Dealers will need to tighten their belts and become more efficient this year, says NADA chief economist Paul Taylor.
Taylor expects light-vehicle sales to decline, mostly in the first quarter of the year as war with Iraq seems imminent and a conflict would throw financial markets into uncertainty.
He expects the historically low interest rates that yielded record profits for dealers in 2001 and, most likely 2002, to end in the second half of 2003.
"When rates finally go up, dealers will have to find ways to maximize their revenue," Taylor said.
He expects light-vehicle sales in the United States to drop to 16.5 million or 16.6 million units from 16.8 million in 2002. J.D. Power and Associates' sales forecast for 2003 predicts 16.4 million sales for this year and assumes a war will occur.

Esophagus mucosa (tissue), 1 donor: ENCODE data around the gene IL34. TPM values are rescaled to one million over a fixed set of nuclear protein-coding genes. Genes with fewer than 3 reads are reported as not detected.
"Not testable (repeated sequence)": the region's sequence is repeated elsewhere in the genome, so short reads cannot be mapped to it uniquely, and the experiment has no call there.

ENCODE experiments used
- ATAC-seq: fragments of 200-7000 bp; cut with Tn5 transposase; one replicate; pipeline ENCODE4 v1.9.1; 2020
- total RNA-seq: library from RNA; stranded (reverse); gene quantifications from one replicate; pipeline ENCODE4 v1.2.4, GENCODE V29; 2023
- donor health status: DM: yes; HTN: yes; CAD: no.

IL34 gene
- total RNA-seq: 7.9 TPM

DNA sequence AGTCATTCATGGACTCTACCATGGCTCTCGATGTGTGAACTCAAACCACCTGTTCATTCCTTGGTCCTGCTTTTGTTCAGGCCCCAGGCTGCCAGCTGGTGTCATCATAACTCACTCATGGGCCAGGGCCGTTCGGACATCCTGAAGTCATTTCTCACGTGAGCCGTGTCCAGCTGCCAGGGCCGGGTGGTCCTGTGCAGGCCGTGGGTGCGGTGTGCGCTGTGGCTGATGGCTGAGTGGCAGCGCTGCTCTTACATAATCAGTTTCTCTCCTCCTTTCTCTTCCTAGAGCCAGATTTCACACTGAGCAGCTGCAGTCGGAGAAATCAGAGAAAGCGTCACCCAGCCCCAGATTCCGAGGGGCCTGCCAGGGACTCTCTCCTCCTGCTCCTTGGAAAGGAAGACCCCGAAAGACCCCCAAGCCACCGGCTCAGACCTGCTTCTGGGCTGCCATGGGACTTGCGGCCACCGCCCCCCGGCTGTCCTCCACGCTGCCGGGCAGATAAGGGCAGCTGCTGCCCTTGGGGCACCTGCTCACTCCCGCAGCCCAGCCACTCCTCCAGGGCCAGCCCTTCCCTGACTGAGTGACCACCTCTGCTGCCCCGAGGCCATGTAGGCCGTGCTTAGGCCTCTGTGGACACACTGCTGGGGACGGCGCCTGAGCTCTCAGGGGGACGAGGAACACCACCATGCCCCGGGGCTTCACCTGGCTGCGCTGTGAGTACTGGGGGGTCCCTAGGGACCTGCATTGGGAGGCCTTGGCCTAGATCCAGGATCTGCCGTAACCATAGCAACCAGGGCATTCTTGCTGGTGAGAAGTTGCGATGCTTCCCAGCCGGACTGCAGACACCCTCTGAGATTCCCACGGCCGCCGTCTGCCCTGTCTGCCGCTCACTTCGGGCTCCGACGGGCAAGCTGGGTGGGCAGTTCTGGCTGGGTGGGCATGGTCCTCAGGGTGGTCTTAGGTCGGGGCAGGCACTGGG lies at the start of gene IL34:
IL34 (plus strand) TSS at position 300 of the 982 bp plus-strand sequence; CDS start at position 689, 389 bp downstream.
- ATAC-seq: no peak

The prospective war is expected to be short, and it would increase government spending, causing the economy to pick up. So Taylor expects an uptick in vehicle sales later in the year.
Taylor points out that consumer confidence is much higher than it was during the Persian Gulf War and consumers have more spending power than they did then. Many consumers have put more money in their pockets by refinancing their homes.
Says Taylor: "What you wind up with is an economy that has less growth, almost zero growth in the first quarter, but higher growth in the remaining three quarters."